Spotting the signs

hatterMost people enjoy a cuppa and tea parties hold a special appeal for many, the ritual of making it, the paraphernalia that some insist upon, a damask tablecloth, cake stand, teapot and knitted ‘cosy’ ‘real’ china , a favourite mug….I remember a valued friend who wherever  possible preferred using loose leaf tea and a strainer for his brews,  it did seem to add some extra magic to a ceremony which universally serves as both refreshment and therapy, but imagine how it would be if we were unable, because of sight impairment to appreciate it’s  visual charm, or indeed to easily make that cuppa , I was surprised to learn, that yearly in UK approximately 23,000 people lose their vision and current cuts to services and benefits,will see many of these people lose as much as 5 hours support a week, this may have the biggest impact on their ability to engage in the simple social events most sighted people take for granted, going to a cafe or a friends home for a cuppa, the implications  to their emotional wellbeing  are obvious.

The eyes are  the only transparent part of our body, a window on our general health, having regular eye tests enables the optician to detect early signs of not only  eye problems which might lead to  significant sight loss but early indications of other potential health risks.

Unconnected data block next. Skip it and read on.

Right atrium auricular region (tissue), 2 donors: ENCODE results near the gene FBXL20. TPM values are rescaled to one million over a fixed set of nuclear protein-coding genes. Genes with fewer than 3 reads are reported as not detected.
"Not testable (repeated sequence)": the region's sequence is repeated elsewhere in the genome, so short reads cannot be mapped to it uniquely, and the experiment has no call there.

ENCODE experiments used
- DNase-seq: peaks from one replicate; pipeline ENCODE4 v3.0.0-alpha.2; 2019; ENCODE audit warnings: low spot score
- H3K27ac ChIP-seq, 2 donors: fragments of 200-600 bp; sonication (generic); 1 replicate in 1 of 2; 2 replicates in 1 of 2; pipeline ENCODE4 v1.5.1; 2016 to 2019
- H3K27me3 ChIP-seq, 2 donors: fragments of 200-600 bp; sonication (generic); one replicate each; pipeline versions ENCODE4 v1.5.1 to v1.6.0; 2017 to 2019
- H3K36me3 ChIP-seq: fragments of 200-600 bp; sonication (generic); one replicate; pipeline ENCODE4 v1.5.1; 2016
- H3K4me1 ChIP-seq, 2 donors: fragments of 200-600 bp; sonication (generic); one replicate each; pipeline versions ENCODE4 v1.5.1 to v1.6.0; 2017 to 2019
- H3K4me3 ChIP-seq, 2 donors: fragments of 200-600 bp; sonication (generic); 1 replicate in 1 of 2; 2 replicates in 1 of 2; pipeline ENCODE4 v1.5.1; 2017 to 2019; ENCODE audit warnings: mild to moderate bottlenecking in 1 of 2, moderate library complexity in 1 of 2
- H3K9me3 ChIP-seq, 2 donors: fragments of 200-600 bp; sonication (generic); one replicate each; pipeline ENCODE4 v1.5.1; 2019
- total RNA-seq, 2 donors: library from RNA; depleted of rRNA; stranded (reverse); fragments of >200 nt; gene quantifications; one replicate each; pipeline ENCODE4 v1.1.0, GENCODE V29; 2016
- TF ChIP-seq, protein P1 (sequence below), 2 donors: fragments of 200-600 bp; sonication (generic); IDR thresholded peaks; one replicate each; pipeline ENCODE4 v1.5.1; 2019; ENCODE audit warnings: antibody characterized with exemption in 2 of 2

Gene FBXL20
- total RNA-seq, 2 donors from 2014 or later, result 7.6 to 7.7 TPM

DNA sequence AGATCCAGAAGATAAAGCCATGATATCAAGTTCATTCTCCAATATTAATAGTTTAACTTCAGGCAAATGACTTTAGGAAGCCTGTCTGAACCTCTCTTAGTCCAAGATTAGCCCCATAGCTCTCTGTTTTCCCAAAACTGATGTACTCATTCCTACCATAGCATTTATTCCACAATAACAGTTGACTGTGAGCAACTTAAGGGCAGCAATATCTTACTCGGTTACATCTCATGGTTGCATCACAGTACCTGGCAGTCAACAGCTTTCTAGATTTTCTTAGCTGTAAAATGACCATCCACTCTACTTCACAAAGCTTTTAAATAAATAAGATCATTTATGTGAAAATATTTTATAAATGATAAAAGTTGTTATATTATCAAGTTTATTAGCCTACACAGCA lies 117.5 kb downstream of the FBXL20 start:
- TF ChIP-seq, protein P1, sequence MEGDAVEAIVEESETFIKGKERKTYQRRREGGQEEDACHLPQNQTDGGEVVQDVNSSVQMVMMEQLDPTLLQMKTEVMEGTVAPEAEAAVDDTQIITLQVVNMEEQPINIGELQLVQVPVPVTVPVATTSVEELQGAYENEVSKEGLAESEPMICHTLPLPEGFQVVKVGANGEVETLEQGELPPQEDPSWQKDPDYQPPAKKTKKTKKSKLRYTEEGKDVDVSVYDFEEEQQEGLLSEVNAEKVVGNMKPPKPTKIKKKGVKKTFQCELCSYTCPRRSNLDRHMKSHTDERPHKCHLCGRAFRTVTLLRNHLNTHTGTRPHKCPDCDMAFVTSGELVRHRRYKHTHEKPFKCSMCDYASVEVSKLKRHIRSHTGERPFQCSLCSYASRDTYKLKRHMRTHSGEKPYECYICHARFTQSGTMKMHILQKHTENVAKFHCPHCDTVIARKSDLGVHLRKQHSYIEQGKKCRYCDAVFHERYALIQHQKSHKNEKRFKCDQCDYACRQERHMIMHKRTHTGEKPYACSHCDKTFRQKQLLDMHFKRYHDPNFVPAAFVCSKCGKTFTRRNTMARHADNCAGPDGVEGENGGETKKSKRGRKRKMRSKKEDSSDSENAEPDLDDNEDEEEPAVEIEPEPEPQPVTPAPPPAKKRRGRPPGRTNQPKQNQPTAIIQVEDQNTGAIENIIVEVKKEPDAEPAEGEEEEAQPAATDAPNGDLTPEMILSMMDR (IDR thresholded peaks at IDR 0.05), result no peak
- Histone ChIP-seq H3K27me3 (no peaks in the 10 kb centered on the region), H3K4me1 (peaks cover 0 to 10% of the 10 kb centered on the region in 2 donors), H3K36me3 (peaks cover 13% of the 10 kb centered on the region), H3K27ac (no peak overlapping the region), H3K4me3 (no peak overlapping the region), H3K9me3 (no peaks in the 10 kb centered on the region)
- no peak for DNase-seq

The Yorkshire Action for Blind People will be holding a Readathon on the 11th October, as part of  the Read for RNIB’s  national campaign, themed on the ‘mad’ tea party, from Alice’s Adventures in Wonderland,  the aim, to raise funds to provide vital services, it will take place on the concourse of Leeds Rail station between 8am and 6pm, volunteers will be reading aloud  excerpts from Lewis Carrol’s ‘Alices Adventures in Wonderland’ to commuters, there will be an information stand, texts will be available in different size formats and for kindles, I plan to be there on the look out for the white rabbit!

The Leeds Vision Consortium is a collaboration between  Action for Blind People, The Wilberforce Trust and Leeds City Council.

Local contacts for the campaign and wellbeing promotion workers are, respectively Rachel Moore 0113 3862888 and Sherieda Joseph, 07720 946342

Sue

In researching more about what’s commonly  referred to as the mad Hatters party, I discovered  that the author of  Alice’s Adventures, Lewis Carrol, did not use that  term with sole reference to the Hatter’s character, more with reference to the  bizarre  repetition of the eternal 6pm teatime proceedings,  although the whole story and characters might be considered somewhat …zany? the party  story poses some impossible riddles, as a child I found Alice’s Adventures  too foreboding, but now as a grown up ‘kid’ I appreciate it’s nonsensical dark tale and it’s back on my to read pile.

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2 thoughts on “Spotting the signs

  1. Thanks Sue, that’s really interesting, and it sounds like an event not to be missed on the 11th. I heard that the term ‘mad hatter’ came from the chemicals used in the hat making industry, which affected the health of the workers. Terry

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    • Thanks for a good post Sue. Yes, Terry, something in the chemicals used in hat-making apparently made people working in that trade go ‘mad’. I come from a family background of hatters. Maybe that figures!

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